the trace fossils Tasselia, Rhizocorallium, of Cretaceous fossils in the clay-slate for- (Fig. 4b) and Zoophycos, an ichnoassem-
Phycodes, Teichichnus and small Chondrites mation in distant localities, stretching blage that is consistent with the inferred
are occasionally recorded (Fig. 4d). Some more than 500 km between Navarino setting of a low-oxygenated slope (cf.
horizons bear a dense concentration of Island and Brunswick Peninsula south of Uchman 2007) in a volcaniclastic apron
large Zoophycos burrows. Punta Arenas on the Strait of Magellan, environment (Olivero and Martinioni
68 E . B. O L I V E RO, F. A . M E D I N A , A N D M . I . L Ó P E Z C.
1996b, Olivero and Malumián 2008). The clastic material was uplifted Andean ACKNOWLEDGMENTS
black, fine-grained rocks of the Beauvoir rocks, including foliated, Jurassic acidic
Formation contain localized horizons volcanics and radiolarian-rich Cretaceous We thank N. Malumián (SEGEMAR-
with Nereites missouriensis (Fig. 4a). This slates. These coarse-grained clastic rocks CONICET) for fruitful discussion over
ichnofossil is a typical component of the probably reflect deposition in submarine the years on the geology of Tierra del
Nereites ichnosubfacies, which is distribu- fans, with a source area in the hinterland Fuego. D. Martinioni (CADIC-CONI-
ted in distal flysch facies and characteri- part of the growing Fuegian Andes. The CET) helped with part of the fieldwork
zed by the dominance of deposit-feeding associated dark, organic-rich slaty muds- and analysis of information in German
invertebrates, such as the tracemaker of tones (Fig. 2e) are thought to have origi- papers. We thank P. Torres Carbonell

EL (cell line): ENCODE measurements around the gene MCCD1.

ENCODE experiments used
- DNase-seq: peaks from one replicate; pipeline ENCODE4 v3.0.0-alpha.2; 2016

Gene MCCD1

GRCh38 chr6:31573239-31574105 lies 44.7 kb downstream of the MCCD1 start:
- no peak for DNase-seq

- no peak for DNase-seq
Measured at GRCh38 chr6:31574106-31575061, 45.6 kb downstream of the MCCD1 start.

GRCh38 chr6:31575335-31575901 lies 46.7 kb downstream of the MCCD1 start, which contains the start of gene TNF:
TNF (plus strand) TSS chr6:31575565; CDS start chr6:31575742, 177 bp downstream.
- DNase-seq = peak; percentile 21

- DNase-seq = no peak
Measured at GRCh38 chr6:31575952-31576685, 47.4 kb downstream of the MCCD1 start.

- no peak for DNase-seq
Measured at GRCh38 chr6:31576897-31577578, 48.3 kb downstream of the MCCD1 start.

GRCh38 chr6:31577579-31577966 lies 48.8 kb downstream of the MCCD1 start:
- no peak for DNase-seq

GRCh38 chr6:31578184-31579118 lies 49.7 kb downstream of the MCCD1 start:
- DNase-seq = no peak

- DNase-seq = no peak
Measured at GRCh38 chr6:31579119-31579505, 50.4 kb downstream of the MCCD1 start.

Nereites (cf. Seilacher 1974, Uchman nated in channel margin or more distant (CADIC-CONICET) for a critical re-
2007). Accordingly, these fine-grained basin settings. The foraminiferal content view of an early manuscript. M.B. Agui-
deposits probably reflect distal basin and the generalized absence of trace fos- rre-Urreta (UBA-CONICET) provided
plain settings, occupying an intermediate sils are consistent with the interpreted the pictures of the figured original mate-
position between the Pacific volcaniclas- dysoxic bottom conditions (Olivero et al. rial collected by Darwin in Brunswick
tic apron of the Yahgan Formation and 2003, Caramés and Malumián 2006). The Peninsula and housed in the Natural His-
the typical, South-American cratonic slo- Bahía Thetis Formation probably re- tory Museum, London. We thank the re-
pe settings of the Lower Cretaceous cords the last occurrence of inoceramid viewers A. Crame, J.S. Crampton, I.W.D.
rocks in the Austral Basin (Wilson 1991). bivalves in the Austral Basin (Olivero et Dalziel, and M.D. Suárez for constructive
In the Upper Cretaceous, four distinctive al. 2003, 2004). observations that improved the original
successions are recognized: 1) the lower The Maastrichtian-Danian Policarpo For- manuscript. This study was financed by
part (Turonian-Coniacian) of the "Estra- mation records a marked, regional chan- PIP 5100 CONICET and PICTO 36315
tos de Buen Suceso", 2) the upper part ge of paleoceanographic conditions in FONCYT.
(Santonian-Lower Campanian) of the the basin as is evidenced by the tho-
"Estratos de Buen Suceso"; 3) the Upper roughly bioturbated ichnofabric that cha- WORKS CITED IN THE TEXT
Campanian-?Lower Maastrichtian Bahía racterizes thick sedimentary packages.
Thetis Formation; and 4) the Maastri- This change in the ichnofabric occurs in Aguirre Urreta, M.B. and Suárez, M. 1985. Be-
chtian-Danian Policarpo Formation (Oli- the Maastrichtian Policarpo Formation lemnites de una secuencia turbidítica volcano-
vero and Medina 2001, Olivero et al. 2002, just above the inoceramid extinction clástica de la Formación Yahgan-Titoniano-
2003, Olivero and Malumián 2008). level in the Fuegian Andes. The inocera- Cretácico inferior del extremo sur de Chile. 4°
The lower part of the "Estratos de Buen mids were apparently adapted to warm Congreso Geológico Chileno (Antofagasta),
Suceso" is characterized by marlstones, and poorly oxygenated waters and their Actas 1: 1-16.
impure limestones, and fine-grained silty global extinction pulses, during the mid- Andersson, J.G. 1906. Geological fragments from
sandstones with T. madagascariensis, whe- Maastrichtian, were related to cooling Tierra del Fuego. Bulletin of the Geological
reas the upper part is characterized by and enhanced bottom ventilation, pro- Institution, University of Upsala 8: 169-183.